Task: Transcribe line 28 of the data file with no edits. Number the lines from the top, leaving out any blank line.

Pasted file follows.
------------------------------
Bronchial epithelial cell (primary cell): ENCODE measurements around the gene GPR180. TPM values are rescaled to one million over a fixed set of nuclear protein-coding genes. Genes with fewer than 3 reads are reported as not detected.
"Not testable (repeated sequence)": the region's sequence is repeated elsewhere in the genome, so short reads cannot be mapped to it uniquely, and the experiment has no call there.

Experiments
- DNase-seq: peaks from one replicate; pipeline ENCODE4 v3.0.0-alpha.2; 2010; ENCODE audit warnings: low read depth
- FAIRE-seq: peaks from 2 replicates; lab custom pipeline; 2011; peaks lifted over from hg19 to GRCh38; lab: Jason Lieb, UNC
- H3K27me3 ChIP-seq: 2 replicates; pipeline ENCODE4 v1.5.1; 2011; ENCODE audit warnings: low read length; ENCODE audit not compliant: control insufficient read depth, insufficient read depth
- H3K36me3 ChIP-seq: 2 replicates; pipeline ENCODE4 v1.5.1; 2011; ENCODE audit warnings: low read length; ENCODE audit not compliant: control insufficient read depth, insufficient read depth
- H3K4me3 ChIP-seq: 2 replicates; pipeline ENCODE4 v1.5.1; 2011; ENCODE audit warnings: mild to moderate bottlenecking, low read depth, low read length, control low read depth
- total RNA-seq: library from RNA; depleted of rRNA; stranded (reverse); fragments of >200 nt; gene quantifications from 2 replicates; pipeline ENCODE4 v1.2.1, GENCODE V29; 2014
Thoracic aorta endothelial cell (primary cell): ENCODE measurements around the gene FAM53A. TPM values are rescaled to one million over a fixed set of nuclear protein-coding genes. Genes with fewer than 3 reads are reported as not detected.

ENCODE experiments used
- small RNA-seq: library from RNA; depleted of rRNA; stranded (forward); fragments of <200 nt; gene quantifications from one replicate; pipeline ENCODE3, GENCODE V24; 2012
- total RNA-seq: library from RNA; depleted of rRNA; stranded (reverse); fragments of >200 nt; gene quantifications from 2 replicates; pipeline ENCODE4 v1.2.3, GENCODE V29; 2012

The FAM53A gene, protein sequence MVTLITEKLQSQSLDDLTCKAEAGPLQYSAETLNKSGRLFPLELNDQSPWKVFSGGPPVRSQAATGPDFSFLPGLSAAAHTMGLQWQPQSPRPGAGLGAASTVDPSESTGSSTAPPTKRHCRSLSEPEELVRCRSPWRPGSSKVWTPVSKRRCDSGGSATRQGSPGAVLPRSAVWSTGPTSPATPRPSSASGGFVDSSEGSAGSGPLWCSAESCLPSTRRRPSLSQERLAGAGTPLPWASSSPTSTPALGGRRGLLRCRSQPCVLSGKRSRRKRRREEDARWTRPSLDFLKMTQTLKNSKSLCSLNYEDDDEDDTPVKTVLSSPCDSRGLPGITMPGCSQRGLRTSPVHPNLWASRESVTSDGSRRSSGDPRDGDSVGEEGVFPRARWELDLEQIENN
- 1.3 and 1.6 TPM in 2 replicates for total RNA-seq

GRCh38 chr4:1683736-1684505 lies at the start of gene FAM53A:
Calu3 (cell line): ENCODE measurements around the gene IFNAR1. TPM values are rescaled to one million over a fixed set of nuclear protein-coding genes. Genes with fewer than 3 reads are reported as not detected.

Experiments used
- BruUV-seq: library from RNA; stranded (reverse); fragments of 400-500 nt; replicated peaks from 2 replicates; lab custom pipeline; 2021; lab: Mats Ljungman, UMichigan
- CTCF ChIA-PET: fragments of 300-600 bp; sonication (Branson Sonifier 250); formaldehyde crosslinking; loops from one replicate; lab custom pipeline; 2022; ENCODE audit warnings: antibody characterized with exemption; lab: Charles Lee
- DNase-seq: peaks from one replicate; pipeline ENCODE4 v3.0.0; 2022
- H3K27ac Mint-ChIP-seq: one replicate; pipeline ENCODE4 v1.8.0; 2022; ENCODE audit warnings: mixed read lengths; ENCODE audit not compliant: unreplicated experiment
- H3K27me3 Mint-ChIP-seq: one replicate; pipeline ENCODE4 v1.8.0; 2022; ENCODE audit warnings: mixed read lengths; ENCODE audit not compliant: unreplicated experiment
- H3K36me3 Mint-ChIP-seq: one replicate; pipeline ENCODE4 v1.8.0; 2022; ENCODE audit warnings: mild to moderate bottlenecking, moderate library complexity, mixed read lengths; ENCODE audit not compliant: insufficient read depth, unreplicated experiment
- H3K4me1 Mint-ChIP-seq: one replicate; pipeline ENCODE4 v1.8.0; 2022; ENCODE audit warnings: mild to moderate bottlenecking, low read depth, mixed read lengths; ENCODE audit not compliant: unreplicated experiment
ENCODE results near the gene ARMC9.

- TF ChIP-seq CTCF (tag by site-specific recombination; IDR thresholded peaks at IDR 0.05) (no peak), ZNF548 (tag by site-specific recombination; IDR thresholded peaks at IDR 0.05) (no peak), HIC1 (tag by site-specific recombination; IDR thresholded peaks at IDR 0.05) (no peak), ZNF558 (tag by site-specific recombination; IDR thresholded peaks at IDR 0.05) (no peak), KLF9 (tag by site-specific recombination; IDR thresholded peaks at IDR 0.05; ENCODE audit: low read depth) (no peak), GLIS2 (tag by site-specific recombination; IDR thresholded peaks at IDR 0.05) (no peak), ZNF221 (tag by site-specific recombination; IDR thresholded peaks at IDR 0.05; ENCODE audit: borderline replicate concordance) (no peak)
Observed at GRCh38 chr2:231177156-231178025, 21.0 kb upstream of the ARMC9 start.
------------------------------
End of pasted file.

Observed at GRCh38 chr2:231177156-231178025, 21.0 kb upstream of the ARMC9 start.